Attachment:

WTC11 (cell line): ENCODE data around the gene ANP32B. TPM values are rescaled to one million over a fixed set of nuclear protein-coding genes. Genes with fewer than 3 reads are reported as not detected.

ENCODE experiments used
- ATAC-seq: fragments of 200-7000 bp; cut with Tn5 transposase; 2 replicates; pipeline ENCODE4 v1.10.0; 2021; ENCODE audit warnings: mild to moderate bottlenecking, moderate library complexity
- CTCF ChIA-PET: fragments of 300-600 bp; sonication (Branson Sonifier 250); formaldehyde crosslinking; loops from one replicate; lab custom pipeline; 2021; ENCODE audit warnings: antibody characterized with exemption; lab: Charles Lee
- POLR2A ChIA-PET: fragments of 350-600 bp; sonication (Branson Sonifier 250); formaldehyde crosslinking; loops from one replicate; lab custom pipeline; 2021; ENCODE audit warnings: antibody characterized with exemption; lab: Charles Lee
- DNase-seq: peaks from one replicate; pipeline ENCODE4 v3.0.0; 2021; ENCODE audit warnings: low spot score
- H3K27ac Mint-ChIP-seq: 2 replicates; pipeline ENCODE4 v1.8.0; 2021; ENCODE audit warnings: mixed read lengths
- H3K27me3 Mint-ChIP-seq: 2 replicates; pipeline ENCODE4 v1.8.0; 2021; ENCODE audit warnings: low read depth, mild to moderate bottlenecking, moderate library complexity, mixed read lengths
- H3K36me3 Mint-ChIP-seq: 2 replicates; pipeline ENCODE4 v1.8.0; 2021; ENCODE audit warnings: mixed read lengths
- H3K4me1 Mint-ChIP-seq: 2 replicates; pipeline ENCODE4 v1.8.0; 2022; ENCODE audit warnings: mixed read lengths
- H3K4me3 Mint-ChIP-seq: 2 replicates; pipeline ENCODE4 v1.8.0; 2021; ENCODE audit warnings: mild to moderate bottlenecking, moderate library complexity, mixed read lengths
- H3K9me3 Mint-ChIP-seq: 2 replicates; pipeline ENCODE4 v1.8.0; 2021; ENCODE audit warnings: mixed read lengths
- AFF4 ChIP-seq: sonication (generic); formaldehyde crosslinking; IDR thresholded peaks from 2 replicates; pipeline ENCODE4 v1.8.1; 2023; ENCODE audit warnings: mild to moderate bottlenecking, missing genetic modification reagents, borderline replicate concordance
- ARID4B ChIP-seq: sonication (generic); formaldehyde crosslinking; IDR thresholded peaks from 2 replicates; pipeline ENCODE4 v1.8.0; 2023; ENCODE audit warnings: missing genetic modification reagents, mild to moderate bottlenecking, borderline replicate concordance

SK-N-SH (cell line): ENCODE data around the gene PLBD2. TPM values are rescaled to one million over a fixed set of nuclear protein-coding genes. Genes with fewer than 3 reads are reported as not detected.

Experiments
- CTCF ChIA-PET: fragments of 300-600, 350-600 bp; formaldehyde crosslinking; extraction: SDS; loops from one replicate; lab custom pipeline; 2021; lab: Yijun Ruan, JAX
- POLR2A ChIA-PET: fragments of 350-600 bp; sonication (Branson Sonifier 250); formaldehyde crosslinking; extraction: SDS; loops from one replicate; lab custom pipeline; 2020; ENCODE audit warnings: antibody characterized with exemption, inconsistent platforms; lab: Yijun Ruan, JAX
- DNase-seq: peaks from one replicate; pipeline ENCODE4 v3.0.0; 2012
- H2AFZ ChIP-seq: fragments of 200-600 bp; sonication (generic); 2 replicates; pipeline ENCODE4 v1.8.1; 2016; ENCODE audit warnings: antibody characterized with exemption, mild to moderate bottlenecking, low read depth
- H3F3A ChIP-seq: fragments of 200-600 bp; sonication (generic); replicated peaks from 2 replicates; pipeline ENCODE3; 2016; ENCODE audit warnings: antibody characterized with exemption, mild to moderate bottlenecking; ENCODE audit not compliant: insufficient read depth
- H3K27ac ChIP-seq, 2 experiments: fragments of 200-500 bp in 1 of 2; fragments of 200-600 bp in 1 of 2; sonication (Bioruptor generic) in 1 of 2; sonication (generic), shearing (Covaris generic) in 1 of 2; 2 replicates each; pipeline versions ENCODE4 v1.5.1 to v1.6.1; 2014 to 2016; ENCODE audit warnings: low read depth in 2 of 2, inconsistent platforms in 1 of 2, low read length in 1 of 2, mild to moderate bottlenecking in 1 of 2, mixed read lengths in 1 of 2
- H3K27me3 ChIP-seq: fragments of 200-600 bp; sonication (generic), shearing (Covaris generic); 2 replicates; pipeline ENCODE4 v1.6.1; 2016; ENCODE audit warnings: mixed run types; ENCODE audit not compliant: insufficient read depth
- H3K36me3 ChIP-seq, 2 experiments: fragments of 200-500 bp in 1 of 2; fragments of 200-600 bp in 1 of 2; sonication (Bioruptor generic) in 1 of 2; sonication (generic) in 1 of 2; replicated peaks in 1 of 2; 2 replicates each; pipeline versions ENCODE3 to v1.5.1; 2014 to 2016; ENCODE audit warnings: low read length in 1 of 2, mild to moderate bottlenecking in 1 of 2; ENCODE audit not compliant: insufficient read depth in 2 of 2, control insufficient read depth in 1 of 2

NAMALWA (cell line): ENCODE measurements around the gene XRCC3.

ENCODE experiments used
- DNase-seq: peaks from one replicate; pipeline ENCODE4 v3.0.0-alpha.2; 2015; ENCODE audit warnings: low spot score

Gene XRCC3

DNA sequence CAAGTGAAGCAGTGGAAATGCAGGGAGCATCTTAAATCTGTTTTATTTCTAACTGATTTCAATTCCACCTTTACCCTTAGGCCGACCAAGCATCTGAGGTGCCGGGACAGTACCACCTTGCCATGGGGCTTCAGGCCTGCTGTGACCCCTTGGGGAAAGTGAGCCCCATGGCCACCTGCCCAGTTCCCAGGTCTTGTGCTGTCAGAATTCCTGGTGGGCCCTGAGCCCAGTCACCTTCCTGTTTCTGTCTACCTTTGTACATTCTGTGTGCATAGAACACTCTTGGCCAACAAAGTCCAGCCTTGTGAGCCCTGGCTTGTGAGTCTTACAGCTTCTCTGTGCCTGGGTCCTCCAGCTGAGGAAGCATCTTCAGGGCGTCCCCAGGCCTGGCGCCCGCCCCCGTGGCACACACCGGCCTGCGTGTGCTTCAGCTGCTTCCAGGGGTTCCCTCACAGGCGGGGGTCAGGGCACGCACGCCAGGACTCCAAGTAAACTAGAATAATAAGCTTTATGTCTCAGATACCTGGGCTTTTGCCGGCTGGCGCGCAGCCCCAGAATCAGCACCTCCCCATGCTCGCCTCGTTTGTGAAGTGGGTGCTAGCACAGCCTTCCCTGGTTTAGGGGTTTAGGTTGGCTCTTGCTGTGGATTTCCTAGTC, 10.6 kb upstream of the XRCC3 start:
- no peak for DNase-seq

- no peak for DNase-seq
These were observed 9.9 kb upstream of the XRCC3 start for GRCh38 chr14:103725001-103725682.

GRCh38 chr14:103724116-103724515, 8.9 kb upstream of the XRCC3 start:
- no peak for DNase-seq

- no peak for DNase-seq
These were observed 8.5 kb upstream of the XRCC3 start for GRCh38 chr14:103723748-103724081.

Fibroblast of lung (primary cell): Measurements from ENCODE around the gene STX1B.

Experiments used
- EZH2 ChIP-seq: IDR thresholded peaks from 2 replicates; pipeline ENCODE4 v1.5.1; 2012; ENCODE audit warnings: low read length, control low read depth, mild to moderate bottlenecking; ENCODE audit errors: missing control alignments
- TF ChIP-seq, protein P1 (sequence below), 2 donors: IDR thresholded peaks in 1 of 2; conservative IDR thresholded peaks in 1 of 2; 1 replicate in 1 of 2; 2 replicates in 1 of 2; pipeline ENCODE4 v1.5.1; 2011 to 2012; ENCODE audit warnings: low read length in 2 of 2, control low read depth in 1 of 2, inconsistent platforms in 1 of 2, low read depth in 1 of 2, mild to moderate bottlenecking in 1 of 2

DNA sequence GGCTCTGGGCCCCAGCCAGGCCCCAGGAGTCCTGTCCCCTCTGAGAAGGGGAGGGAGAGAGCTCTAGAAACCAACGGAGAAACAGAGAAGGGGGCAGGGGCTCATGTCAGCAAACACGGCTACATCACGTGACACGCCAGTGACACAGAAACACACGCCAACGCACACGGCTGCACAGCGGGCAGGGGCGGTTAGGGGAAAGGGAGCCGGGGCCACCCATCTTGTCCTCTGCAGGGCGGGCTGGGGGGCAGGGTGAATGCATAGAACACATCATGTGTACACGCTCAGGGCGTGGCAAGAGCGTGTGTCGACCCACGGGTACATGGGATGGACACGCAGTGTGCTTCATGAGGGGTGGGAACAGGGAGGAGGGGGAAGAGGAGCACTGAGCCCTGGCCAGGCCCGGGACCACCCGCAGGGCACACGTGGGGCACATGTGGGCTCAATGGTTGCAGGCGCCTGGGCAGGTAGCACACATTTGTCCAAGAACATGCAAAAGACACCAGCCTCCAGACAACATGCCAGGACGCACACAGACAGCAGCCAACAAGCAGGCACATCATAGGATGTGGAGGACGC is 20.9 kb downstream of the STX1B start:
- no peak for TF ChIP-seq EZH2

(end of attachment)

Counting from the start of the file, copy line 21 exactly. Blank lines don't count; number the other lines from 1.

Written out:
- H3F3A ChIP-seq: fragments of 200-600 bp; sonication (generic); replicated peaks from 2 replicates; pipeline ENCODE3; 2016; ENCODE audit warnings: antibody characterized with exemption, mild to moderate bottlenecking; ENCODE audit not compliant: insufficient read depth